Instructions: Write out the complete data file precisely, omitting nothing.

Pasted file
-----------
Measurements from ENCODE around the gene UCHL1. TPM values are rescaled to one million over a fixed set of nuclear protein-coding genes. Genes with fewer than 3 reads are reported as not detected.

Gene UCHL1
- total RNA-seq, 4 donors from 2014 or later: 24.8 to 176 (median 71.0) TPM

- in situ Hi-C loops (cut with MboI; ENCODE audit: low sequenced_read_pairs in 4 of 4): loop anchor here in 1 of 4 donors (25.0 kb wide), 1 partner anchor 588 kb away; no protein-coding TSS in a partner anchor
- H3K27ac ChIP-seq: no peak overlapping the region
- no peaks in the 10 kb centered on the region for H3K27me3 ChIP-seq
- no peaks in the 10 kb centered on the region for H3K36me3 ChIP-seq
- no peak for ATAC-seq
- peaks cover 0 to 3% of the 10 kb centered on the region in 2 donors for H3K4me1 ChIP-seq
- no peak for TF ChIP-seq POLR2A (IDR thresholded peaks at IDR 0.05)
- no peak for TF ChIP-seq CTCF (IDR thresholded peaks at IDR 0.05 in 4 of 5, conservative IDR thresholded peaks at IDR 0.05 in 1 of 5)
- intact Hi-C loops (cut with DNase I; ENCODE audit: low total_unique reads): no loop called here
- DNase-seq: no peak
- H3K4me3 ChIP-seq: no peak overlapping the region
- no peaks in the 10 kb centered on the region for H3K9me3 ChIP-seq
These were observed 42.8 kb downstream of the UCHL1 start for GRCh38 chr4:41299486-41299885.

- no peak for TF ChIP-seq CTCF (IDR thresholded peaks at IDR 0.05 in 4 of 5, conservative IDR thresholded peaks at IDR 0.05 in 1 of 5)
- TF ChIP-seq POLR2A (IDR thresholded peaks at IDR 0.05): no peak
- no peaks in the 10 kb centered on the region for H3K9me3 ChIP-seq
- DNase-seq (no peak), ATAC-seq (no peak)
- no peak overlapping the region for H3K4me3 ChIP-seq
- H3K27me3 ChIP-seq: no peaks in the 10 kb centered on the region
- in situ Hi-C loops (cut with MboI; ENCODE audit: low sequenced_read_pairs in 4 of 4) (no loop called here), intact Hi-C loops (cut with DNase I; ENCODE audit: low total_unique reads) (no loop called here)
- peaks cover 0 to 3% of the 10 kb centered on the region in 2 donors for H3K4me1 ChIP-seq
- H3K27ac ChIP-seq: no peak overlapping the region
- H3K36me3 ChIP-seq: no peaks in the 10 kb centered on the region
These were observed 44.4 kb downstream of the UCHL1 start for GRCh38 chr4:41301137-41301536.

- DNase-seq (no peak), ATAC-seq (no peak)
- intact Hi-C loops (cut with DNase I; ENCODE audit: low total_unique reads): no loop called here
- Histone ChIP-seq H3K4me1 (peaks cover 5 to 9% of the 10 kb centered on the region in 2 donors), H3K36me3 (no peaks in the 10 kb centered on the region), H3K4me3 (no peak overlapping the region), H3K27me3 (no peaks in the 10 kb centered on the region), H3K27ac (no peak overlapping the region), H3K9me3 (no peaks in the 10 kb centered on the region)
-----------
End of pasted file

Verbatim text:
Measurements from ENCODE around the gene UCHL1. TPM values are rescaled to one million over a fixed set of nuclear protein-coding genes. Genes with fewer than 3 reads are reported as not detected.

Gene UCHL1
- total RNA-seq, 4 donors from 2014 or later: 24.8 to 176 (median 71.0) TPM

- in situ Hi-C loops (cut with MboI; ENCODE audit: low sequenced_read_pairs in 4 of 4): loop anchor here in 1 of 4 donors (25.0 kb wide), 1 partner anchor 588 kb away; no protein-coding TSS in a partner anchor
- H3K27ac ChIP-seq: no peak overlapping the region
- no peaks in the 10 kb centered on the region for H3K27me3 ChIP-seq
- no peaks in the 10 kb centered on the region for H3K36me3 ChIP-seq
- no peak for ATAC-seq
- peaks cover 0 to 3% of the 10 kb centered on the region in 2 donors for H3K4me1 ChIP-seq
- no peak for TF ChIP-seq POLR2A (IDR thresholded peaks at IDR 0.05)
- no peak for TF ChIP-seq CTCF (IDR thresholded peaks at IDR 0.05 in 4 of 5, conservative IDR thresholded peaks at IDR 0.05 in 1 of 5)
- intact Hi-C loops (cut with DNase I; ENCODE audit: low total_unique reads): no loop called here
- DNase-seq: no peak
- H3K4me3 ChIP-seq: no peak overlapping the region
- no peaks in the 10 kb centered on the region for H3K9me3 ChIP-seq
These were observed 42.8 kb downstream of the UCHL1 start for GRCh38 chr4:41299486-41299885.

- no peak for TF ChIP-seq CTCF (IDR thresholded peaks at IDR 0.05 in 4 of 5, conservative IDR thresholded peaks at IDR 0.05 in 1 of 5)
- TF ChIP-seq POLR2A (IDR thresholded peaks at IDR 0.05): no peak
- no peaks in the 10 kb centered on the region for H3K9me3 ChIP-seq
- DNase-seq (no peak), ATAC-seq (no peak)
- no peak overlapping the region for H3K4me3 ChIP-seq
- H3K27me3 ChIP-seq: no peaks in the 10 kb centered on the region
- in situ Hi-C loops (cut with MboI; ENCODE audit: low sequenced_read_pairs in 4 of 4) (no loop called here), intact Hi-C loops (cut with DNase I; ENCODE audit: low total_unique reads) (no loop called here)
- peaks cover 0 to 3% of the 10 kb centered on the region in 2 donors for H3K4me1 ChIP-seq
- H3K27ac ChIP-seq: no peak overlapping the region
- H3K36me3 ChIP-seq: no peaks in the 10 kb centered on the region
These were observed 44.4 kb downstream of the UCHL1 start for GRCh38 chr4:41301137-41301536.

- DNase-seq (no peak), ATAC-seq (no peak)
- intact Hi-C loops (cut with DNase I; ENCODE audit: low total_unique reads): no loop called here
- Histone ChIP-seq H3K4me1 (peaks cover 5 to 9% of the 10 kb centered on the region in 2 donors), H3K36me3 (no peaks in the 10 kb centered on the region), H3K4me3 (no peak overlapping the region), H3K27me3 (no peaks in the 10 kb centered on the region), H3K27ac (no peak overlapping the region), H3K9me3 (no peaks in the 10 kb centered on the region)